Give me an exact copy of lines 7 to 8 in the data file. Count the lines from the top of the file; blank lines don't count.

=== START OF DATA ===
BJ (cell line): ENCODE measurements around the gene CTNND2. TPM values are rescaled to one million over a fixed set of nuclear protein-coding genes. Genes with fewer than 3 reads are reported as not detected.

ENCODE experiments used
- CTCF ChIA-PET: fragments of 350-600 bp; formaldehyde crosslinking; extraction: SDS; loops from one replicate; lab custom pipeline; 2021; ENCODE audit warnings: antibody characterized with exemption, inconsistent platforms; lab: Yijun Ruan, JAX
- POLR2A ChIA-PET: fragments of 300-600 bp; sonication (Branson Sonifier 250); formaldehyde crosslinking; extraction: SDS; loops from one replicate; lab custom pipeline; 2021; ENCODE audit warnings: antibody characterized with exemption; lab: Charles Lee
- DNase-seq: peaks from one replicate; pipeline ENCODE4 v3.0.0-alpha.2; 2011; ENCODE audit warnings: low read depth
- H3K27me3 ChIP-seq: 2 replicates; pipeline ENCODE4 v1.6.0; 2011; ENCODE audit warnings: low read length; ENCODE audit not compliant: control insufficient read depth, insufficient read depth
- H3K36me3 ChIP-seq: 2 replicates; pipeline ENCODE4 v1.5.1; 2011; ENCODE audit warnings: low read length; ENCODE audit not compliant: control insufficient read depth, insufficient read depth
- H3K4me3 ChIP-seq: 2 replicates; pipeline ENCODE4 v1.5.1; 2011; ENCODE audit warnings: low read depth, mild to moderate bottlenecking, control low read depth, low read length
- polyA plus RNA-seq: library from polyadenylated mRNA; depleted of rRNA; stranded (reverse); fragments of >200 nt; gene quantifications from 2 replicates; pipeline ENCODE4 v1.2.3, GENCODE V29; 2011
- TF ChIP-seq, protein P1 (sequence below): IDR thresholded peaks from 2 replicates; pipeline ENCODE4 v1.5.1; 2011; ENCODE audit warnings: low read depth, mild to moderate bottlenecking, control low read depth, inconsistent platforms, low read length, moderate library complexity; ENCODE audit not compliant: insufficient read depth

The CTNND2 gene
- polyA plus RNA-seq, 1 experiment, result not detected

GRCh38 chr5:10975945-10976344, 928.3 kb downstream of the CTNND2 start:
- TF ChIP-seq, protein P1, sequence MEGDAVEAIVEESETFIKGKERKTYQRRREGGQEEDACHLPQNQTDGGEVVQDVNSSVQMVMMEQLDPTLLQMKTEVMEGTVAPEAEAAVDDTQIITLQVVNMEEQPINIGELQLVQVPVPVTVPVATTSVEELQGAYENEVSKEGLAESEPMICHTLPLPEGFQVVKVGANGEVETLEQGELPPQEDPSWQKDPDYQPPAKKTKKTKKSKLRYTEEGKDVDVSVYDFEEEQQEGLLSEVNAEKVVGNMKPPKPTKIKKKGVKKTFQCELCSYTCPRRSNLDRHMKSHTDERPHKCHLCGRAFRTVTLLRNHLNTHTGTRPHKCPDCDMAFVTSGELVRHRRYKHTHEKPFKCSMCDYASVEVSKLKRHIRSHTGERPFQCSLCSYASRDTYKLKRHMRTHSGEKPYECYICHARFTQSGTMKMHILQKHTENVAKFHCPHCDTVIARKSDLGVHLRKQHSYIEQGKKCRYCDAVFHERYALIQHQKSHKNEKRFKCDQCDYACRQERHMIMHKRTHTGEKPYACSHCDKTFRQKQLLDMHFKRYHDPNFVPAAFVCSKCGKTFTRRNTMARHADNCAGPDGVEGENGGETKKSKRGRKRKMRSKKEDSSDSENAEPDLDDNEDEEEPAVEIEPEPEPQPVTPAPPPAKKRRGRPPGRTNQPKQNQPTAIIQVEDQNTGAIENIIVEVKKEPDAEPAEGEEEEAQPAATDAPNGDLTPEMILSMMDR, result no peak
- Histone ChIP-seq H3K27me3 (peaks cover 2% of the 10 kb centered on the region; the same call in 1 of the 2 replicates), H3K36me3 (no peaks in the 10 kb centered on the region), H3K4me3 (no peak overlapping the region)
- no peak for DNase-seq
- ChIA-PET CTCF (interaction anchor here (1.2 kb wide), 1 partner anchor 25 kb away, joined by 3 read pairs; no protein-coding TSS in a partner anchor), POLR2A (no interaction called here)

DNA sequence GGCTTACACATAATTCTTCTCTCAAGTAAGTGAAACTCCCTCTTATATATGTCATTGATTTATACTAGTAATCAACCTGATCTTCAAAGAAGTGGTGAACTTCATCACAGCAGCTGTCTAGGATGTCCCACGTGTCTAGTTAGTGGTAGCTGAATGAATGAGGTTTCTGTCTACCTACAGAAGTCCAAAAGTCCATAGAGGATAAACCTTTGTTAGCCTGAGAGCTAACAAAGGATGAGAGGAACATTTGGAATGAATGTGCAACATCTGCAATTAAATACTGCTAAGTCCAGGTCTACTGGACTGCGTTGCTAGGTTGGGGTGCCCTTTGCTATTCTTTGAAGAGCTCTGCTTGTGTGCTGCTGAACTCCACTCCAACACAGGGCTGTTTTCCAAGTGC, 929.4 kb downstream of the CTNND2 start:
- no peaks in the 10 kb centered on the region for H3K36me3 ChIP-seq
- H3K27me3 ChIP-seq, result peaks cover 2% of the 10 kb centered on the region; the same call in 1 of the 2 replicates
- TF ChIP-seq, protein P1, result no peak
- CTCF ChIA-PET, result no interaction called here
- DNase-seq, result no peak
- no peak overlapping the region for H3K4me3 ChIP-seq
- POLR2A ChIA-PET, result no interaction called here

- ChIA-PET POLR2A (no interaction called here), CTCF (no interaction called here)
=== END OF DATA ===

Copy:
- H3K36me3 ChIP-seq: 2 replicates; pipeline ENCODE4 v1.5.1; 2011; ENCODE audit warnings: low read length; ENCODE audit not compliant: control insufficient read depth, insufficient read depth
- H3K4me3 ChIP-seq: 2 replicates; pipeline ENCODE4 v1.5.1; 2011; ENCODE audit warnings: low read depth, mild to moderate bottlenecking, control low read depth, low read length